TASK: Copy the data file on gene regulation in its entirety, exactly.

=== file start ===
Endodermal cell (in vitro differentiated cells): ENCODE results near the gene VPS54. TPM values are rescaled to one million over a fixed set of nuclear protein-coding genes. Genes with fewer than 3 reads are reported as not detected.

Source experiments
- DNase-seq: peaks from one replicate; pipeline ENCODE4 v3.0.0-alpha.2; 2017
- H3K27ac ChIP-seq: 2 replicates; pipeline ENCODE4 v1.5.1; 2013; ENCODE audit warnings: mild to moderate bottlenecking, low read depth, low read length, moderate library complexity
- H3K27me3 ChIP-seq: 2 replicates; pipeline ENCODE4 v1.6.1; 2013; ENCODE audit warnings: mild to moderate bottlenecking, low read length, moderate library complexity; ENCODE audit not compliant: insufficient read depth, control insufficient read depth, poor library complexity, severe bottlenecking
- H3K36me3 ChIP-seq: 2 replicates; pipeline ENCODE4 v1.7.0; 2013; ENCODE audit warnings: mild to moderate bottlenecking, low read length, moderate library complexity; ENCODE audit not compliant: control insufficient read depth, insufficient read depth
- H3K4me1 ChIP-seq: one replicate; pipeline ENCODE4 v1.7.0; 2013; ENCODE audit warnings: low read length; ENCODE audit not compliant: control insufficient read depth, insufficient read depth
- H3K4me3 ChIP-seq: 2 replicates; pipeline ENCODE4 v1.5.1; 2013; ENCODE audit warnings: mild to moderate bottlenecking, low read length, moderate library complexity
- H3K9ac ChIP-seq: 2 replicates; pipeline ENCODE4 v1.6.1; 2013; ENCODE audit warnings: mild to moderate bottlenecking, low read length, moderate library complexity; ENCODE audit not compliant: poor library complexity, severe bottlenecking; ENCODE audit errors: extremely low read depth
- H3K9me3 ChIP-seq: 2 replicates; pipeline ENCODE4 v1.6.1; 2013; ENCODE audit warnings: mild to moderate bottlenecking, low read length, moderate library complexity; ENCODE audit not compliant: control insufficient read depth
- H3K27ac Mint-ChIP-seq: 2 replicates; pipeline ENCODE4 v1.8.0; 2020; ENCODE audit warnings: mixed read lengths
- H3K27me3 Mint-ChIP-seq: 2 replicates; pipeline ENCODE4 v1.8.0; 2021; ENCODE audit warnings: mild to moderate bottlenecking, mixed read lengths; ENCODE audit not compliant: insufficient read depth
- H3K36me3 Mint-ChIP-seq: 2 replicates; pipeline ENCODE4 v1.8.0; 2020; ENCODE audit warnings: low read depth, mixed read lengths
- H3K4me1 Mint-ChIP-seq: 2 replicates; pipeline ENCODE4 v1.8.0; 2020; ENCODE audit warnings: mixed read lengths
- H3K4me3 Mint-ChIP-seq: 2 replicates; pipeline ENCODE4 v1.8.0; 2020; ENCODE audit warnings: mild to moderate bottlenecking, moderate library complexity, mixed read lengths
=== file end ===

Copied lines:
Endodermal cell (in vitro differentiated cells): ENCODE results near the gene VPS54. TPM values are rescaled to one million over a fixed set of nuclear protein-coding genes. Genes with fewer than 3 reads are reported as not detected.

Source experiments
- DNase-seq: peaks from one replicate; pipeline ENCODE4 v3.0.0-alpha.2; 2017
- H3K27ac ChIP-seq: 2 replicates; pipeline ENCODE4 v1.5.1; 2013; ENCODE audit warnings: mild to moderate bottlenecking, low read depth, low read length, moderate library complexity
- H3K27me3 ChIP-seq: 2 replicates; pipeline ENCODE4 v1.6.1; 2013; ENCODE audit warnings: mild to moderate bottlenecking, low read length, moderate library complexity; ENCODE audit not compliant: insufficient read depth, control insufficient read depth, poor library complexity, severe bottlenecking
- H3K36me3 ChIP-seq: 2 replicates; pipeline ENCODE4 v1.7.0; 2013; ENCODE audit warnings: mild to moderate bottlenecking, low read length, moderate library complexity; ENCODE audit not compliant: control insufficient read depth, insufficient read depth
- H3K4me1 ChIP-seq: one replicate; pipeline ENCODE4 v1.7.0; 2013; ENCODE audit warnings: low read length; ENCODE audit not compliant: control insufficient read depth, insufficient read depth
- H3K4me3 ChIP-seq: 2 replicates; pipeline ENCODE4 v1.5.1; 2013; ENCODE audit warnings: mild to moderate bottlenecking, low read length, moderate library complexity
- H3K9ac ChIP-seq: 2 replicates; pipeline ENCODE4 v1.6.1; 2013; ENCODE audit warnings: mild to moderate bottlenecking, low read length, moderate library complexity; ENCODE audit not compliant: poor library complexity, severe bottlenecking; ENCODE audit errors: extremely low read depth
- H3K9me3 ChIP-seq: 2 replicates; pipeline ENCODE4 v1.6.1; 2013; ENCODE audit warnings: mild to moderate bottlenecking, low read length, moderate library complexity; ENCODE audit not compliant: control insufficient read depth
- H3K27ac Mint-ChIP-seq: 2 replicates; pipeline ENCODE4 v1.8.0; 2020; ENCODE audit warnings: mixed read lengths
- H3K27me3 Mint-ChIP-seq: 2 replicates; pipeline ENCODE4 v1.8.0; 2021; ENCODE audit warnings: mild to moderate bottlenecking, mixed read lengths; ENCODE audit not compliant: insufficient read depth
- H3K36me3 Mint-ChIP-seq: 2 replicates; pipeline ENCODE4 v1.8.0; 2020; ENCODE audit warnings: low read depth, mixed read lengths
- H3K4me1 Mint-ChIP-seq: 2 replicates; pipeline ENCODE4 v1.8.0; 2020; ENCODE audit warnings: mixed read lengths
- H3K4me3 Mint-ChIP-seq: 2 replicates; pipeline ENCODE4 v1.8.0; 2020; ENCODE audit warnings: mild to moderate bottlenecking, moderate library complexity, mixed read lengths